Australians love tipping. Footy tipping, race tipping…but service tipping, not so much.
It runs against our egalitarian grain – that a person engaged in an honest days work shouldn’t have to beg a complete stranger to earn a living.
There’s sound historical precedent for this. In Homage to Catalonia, Orwell relates arriving in Barcelona in 1936, which had just been captured by Communist and Anarchist forces, and finding that “tipping was forbidden by law; almost my first experience was receiving a lecture from a hotel manager for trying to tip a lift-boy.”
Every shop and cafe had an inscription saying that it had been collectivized; even the bootblacks had been collectivized and their boxes painted red and black. Waiters and shop-walkers looked you in the face and treated you as an equal. Servile and even ceremonial forms of speech had temporarily disappeared. Nobody said ‘Señor’ or ‘Don’ or even ‘Usted’; everyone called everyone else ‘Comrade’ and ‘Thou’, and said ‘Salud!’ instead of ‘Buenos dias’.
In light of today’s decision by the Fair Work Commission to cut penalty rates (weekend loadings) for workers in the retail and hospitality industry by as much as 50%, it might be time to re-think our aversion to tipping.
When I moved back to Australia as an 18 year old and started working in hospitality, I loved the fact that you knew at least a week in advance how much you would be paid. That was in stark contrast to my experience in America.
In the US, by the time I was 18 I’d worked most front of house hospitality positions: busboy, waiter, bar back. The hourly wage was – wait for it – $1.08 an hour. This wasn’t mandated in an award. It was at the discretion of the restaurant: the wage had been calculated as an estimate of the tax I would owe if I was tipped 15% on my tables, based on the estimated turnover of the restaurant.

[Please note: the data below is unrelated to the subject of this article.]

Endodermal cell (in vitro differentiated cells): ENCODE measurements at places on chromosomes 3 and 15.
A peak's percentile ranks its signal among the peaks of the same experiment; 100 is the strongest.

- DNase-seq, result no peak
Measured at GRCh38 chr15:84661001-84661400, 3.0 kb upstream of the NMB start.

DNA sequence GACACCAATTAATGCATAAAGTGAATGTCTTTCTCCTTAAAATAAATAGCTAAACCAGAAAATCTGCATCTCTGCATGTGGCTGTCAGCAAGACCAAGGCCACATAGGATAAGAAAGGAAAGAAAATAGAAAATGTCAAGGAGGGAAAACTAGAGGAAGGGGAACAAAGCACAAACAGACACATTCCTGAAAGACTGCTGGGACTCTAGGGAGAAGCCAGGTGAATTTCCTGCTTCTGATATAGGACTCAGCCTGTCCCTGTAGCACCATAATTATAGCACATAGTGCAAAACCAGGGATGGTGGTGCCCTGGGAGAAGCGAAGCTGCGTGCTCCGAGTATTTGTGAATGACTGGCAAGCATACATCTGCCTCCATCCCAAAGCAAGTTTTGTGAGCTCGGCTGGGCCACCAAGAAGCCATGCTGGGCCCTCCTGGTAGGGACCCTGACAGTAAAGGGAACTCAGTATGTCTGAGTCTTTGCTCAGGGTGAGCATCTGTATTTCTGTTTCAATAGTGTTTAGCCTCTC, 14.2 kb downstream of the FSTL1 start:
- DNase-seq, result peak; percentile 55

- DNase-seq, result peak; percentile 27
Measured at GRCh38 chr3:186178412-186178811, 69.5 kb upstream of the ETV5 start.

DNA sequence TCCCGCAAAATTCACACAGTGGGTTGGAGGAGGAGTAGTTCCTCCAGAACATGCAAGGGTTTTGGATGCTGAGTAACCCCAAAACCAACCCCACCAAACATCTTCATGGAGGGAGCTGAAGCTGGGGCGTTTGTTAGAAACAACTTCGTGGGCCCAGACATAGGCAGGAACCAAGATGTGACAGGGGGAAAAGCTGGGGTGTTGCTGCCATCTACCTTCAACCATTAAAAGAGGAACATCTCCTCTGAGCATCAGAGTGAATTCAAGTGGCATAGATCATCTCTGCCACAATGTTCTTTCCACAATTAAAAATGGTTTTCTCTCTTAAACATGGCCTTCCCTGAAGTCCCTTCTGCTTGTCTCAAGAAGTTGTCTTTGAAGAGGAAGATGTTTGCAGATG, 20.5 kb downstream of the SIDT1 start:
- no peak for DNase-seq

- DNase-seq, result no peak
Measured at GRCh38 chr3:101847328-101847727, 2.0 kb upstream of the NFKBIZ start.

If the restaurant got its sums right, after taxes I should earn nothing. Somewhere I have a cheque I received for 14 shifts over two weeks that netted me 33 cents.
Of course, the real pay was in tips. On a good Friday night, you could earn over $100, or $12 – 15 an hour. And yes, if you were great at your job, if your tables were full, and if your customers were great tippers, it’s a well-paid job.
But as a waiter, you only have control over one of those factors. For every Friday night you finished flush, there was a Sunday brunch staring at empty chairs and a slowly-yellowing buffet. And there were always tables you lavished with attention who stiffed you at the end of the night.
But it was still better than being back-of-house, earning minimum wage of $3.25. One of my co-workers, a dish washer, worked two minimum wage jobs and was homeless.
Now, I’m aware that some are concerned that we are paying too much for our deconstructed cappuccinos. That our wanton consumption of smashed avocado on toast is an impediment to ever owning a home.
Those people, I’d venture, never had to rely on penalty rates to support themselves through school, or save, or feed a family.
A worker shouldn’t have to rely on the kindness of strangers to earn a living. But for the next little while, at least until penalty rates can be restored by legislation under a Labor government, we should suspend our aversion to tipping.
I’d suggest 20% on Saturdays and 30% on Sundays.
Unless your penalty rates have been cut too. But in that case, you’re probably working.